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Farmland Gift to Impact 4-H and Child Development
Illinois Ag Connection - 11/20/2020

Illinois 4-H and the University of Illinois have been a part of Nann Armstrong's heritage for multiple generations. With a recent gift of farmland, Armstrong ensured her family's legacy will continue to impact current and future generations of 4-H members and students in the College of Agricultural, Consumer and Environmental Sciences (ACES) Department of Human Development and Family Studies.

As Armstrong organized her estate, she recognized that gifting farmland to the University of Illinois Foundation was a good option for her. The foundation will maintain the farm and she was able to direct annual income from the land to support causes near and dear to her.

Armstrong's parents, J. George (B.S. '40) and Anna M. (B.S. '41) Smith, met at the University of Illinois, married, and established their farming operation in Oswego, Illinois While they built and managed a respected Holstein dairy herd, they raised four children--all of who would attend the University of Illinois--and invested in farmland and other assets. They were both 4-H members and continued their commitment to 4-H, becoming leaders even before the four siblings were old enough to be members.

Armstrong appreciates the 4-H experiences that impacted her life and wants to share those opportunities with today's youth.

"4-H builds leadership and supports working in the community," Armstrong says. "There are so many opportunities beyond the fun of being in a local club."

Armstrong fondly recalls being recognized as a national achievement winner at 4-H Congress. This honor applauded her accomplishments in both agriculture and home economics, as well as her 4-H records.

"Who knows what might happen to this generation and future generations of kids," she says. "I'm hopeful that 4-H will play a part in their future."

The Illinois 4-H program looks forward to this gift benefiting youth for many more generations.

"As a child development professional, Nann recognizes the value of positive youth development programs, and we are grateful for her longstanding support as both a 4-H alum and donor," notes Lisa Diaz, Illinois 4-H assistant dean and director. "Her generous gift of farmland will provide support for 4-H programs statewide."

When it was time, Armstrong only applied to one college.

"From the time I was old enough to understand my parents' loyalty to the University of Illinois, I knew I was going there," Armstrong explains.

With her mom's educational background and love of all aspects of home economics, along with her dad's encouragement, she majored in home economics. She was also on the dairy judging team, maintaining her strong interest in animal sciences.

When her late husband Dick's Navy career sent him to the University of Kansas to earn a master's degree, Armstrong strengthened her credentials with a master's degree in educational psychology and research, which included significant course work in human and cognitive development.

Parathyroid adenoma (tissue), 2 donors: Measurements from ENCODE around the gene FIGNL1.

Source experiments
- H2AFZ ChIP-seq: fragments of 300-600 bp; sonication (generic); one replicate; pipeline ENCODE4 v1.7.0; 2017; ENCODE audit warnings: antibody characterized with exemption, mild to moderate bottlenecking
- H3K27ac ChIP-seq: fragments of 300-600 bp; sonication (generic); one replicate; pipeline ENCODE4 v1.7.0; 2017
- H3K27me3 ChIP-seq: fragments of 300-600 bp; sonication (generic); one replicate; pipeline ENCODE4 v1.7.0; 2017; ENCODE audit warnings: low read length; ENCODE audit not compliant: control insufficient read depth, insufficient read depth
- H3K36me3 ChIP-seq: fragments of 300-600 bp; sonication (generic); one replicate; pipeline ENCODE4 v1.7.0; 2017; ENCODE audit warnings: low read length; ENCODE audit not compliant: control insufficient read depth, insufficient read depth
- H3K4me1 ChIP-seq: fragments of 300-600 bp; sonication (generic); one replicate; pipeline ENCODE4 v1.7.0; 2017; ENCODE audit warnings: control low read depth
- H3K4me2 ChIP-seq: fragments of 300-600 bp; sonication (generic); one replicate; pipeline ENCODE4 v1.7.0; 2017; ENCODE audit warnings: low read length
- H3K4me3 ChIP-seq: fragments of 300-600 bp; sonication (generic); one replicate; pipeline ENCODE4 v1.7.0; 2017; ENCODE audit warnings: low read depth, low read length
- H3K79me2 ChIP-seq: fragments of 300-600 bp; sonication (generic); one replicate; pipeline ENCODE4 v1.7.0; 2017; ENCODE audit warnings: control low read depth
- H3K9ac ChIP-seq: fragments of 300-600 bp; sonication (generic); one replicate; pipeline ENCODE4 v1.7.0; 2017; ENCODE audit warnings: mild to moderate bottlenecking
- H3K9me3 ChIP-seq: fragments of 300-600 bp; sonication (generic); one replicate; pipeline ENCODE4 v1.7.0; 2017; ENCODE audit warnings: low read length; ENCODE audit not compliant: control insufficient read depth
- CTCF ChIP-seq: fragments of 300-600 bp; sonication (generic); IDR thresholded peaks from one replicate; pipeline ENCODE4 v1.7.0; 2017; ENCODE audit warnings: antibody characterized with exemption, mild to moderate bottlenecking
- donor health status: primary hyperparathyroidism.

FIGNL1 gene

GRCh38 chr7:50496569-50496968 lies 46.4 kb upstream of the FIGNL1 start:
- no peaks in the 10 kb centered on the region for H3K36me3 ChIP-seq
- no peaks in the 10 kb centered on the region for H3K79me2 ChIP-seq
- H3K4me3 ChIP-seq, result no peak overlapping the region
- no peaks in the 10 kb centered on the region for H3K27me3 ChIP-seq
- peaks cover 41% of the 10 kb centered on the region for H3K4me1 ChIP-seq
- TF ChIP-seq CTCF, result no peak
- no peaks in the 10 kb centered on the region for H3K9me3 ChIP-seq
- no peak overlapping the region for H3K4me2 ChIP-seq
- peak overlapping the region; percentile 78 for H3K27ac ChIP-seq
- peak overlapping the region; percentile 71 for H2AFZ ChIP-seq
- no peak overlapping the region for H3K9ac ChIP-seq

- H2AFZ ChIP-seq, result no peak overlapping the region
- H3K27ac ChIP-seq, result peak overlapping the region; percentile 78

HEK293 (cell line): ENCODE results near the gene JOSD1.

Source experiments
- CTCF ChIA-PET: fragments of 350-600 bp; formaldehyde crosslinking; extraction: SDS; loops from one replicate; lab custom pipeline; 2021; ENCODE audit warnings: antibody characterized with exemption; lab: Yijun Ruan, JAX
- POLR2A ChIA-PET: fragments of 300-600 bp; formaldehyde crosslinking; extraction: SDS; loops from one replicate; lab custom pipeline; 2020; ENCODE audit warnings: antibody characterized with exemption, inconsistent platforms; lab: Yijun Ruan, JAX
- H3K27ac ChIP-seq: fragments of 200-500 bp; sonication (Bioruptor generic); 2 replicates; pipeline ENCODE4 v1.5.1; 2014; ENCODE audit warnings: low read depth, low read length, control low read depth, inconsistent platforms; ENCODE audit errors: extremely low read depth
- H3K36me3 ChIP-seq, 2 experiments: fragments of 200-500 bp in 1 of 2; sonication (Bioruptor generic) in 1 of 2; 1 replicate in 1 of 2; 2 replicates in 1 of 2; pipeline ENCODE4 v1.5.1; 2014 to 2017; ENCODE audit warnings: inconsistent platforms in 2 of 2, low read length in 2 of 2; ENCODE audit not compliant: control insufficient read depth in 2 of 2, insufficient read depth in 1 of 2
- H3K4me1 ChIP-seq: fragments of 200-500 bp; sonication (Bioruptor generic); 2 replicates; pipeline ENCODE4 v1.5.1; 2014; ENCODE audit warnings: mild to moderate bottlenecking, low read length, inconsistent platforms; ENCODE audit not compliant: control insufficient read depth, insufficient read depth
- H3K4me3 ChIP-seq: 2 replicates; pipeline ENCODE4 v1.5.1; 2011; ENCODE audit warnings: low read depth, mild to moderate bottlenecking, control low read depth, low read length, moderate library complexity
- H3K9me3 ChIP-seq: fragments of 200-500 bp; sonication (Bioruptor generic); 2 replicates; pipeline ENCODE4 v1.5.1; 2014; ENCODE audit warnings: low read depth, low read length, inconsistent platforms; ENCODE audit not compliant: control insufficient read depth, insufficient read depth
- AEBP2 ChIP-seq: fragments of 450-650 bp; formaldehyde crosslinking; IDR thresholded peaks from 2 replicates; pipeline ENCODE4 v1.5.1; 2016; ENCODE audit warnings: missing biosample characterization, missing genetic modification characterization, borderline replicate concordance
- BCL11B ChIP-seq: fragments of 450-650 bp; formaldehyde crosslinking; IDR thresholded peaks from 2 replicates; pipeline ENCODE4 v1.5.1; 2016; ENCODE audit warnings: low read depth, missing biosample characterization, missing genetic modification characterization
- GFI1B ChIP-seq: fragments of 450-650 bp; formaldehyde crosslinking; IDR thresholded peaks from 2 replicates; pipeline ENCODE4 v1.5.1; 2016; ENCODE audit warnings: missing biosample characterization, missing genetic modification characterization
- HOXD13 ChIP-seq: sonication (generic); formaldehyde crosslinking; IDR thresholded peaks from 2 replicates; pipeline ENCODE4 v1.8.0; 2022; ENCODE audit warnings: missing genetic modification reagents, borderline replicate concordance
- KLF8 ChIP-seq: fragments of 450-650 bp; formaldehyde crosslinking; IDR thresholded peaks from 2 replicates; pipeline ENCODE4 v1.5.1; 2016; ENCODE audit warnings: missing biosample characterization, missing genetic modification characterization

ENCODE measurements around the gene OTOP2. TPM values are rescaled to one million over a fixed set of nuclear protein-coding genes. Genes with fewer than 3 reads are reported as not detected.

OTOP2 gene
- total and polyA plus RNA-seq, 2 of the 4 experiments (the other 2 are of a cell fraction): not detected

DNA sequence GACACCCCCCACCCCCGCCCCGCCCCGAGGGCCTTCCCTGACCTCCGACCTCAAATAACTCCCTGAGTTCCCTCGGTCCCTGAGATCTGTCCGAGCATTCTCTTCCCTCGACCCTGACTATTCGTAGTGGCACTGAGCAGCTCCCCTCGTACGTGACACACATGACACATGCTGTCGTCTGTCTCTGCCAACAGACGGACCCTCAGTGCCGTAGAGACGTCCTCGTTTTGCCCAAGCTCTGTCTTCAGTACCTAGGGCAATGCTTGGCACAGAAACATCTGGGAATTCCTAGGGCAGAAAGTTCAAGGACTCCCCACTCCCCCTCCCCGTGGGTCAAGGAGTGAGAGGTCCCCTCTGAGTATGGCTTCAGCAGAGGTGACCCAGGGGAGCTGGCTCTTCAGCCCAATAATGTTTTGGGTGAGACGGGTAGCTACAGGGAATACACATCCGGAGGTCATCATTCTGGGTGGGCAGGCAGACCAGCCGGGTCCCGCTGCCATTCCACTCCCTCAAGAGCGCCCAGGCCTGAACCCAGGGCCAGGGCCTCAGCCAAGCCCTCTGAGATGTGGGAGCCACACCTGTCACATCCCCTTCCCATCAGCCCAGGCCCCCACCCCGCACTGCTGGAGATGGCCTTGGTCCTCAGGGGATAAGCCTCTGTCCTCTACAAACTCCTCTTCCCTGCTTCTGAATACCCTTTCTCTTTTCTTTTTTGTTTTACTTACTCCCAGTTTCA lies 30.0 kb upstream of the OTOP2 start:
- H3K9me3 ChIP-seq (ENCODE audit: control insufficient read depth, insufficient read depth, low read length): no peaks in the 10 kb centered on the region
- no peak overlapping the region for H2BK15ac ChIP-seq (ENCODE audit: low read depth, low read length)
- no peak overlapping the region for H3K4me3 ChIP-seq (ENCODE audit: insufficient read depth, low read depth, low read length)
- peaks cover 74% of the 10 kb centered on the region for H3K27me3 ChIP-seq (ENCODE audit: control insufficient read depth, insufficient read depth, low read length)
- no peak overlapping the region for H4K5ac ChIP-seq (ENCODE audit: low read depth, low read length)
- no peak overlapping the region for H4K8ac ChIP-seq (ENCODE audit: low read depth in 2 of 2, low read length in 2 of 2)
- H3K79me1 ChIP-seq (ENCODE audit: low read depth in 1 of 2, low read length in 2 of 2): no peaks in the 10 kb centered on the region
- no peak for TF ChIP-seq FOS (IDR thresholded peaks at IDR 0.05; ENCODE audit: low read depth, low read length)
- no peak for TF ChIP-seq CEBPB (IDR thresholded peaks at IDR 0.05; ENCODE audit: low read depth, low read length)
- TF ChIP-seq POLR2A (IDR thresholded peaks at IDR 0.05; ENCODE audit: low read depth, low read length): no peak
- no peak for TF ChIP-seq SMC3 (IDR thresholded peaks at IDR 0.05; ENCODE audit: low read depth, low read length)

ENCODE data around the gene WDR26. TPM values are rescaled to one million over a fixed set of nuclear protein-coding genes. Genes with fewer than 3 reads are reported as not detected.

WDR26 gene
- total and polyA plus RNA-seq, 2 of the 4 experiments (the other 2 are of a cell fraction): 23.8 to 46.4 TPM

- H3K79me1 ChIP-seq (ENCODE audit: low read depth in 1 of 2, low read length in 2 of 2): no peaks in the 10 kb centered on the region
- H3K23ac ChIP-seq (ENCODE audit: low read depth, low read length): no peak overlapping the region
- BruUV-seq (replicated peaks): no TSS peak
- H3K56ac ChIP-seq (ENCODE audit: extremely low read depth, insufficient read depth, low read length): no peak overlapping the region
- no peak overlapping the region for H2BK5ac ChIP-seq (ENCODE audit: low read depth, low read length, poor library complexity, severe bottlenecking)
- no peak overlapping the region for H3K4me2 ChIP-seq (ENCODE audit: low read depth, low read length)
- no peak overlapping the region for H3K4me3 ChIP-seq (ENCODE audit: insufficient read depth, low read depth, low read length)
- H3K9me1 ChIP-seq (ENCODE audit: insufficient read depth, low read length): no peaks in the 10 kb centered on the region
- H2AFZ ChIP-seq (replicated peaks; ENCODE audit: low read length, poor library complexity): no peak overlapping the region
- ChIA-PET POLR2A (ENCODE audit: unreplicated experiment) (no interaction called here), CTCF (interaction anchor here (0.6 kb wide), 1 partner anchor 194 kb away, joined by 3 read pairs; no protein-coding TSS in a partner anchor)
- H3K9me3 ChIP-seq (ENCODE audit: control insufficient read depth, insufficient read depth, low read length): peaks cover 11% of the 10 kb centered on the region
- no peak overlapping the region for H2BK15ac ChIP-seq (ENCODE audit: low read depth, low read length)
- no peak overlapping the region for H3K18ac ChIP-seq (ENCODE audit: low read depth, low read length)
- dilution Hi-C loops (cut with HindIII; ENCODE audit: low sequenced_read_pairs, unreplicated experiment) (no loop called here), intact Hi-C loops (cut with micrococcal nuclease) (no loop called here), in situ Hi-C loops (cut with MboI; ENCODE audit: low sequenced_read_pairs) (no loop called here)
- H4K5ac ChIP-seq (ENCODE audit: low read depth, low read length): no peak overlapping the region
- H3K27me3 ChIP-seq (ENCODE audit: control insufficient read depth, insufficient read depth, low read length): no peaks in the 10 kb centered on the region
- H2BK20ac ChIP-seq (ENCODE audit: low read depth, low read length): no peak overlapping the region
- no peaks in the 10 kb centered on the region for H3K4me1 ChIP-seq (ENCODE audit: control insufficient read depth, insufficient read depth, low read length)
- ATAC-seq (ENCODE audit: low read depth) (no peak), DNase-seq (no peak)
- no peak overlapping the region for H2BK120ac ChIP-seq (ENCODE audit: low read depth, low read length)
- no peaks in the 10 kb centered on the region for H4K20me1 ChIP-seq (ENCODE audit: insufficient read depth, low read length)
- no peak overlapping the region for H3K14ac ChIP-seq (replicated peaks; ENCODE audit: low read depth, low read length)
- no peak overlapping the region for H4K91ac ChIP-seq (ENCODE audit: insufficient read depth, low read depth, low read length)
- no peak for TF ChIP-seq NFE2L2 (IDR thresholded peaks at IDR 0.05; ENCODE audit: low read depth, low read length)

"At Illinois, I had child development courses, but had not considered that aspect very highly as part of my home economics career," Armstrong explains. "Going to Kansas and focusing on the human development process was very impactful. That was why I wanted to ensure the Department of Human Development and Family Studies was included in my gift."

Armstrong is not new to generosity and impacting youth.

"In addition to this generous gift of farmland supporting undergraduate and graduate students pursuing careers in human development and family studies, Nann previously ensured children enrolled in the Child Development Laboratory have a wonderful playground to learn and grow through play," says Ramona Oswald, head of the Department of Human Development and Family Studies. "We sincerely appreciate her investment in future child development professionals for perpetuity."

As much of her parents' farmland was purchased for development during rapid urbanization in northeast Illinois, Armstrong and her siblings invested in other land via 1031 exchanges. She and Dick looked to Henderson County, Illinois, near where he grew up, and purchased the property she recently donated to the University of Illinois Foundation.

Significant to Armstrong's decision was her relationship with the farm operator, Kim Gullberg, and the ability for him to continue caring for the land after she made her gift.

"I have placed my trust in him, and I want to continue to support his farming operation," she says. "He's a good steward of the land. I know he'll do a good job."

Armstrong's daughter and son, who are also Illinois alumni, recognize the importance of the University of Illinois and 4-H to their family, she says. She also thinks her husband would be pleased with her decision to leave this lasting gift of farmland to impact youth for years to come.

To learn more about supporting the University of Illinois through gifts of farmland, contact the College of ACES Office of Advancement at 217-333-9355 or acesadvancement@illinois.edu or visit https://uif.uillinois.edu/gifts-of-farmland.


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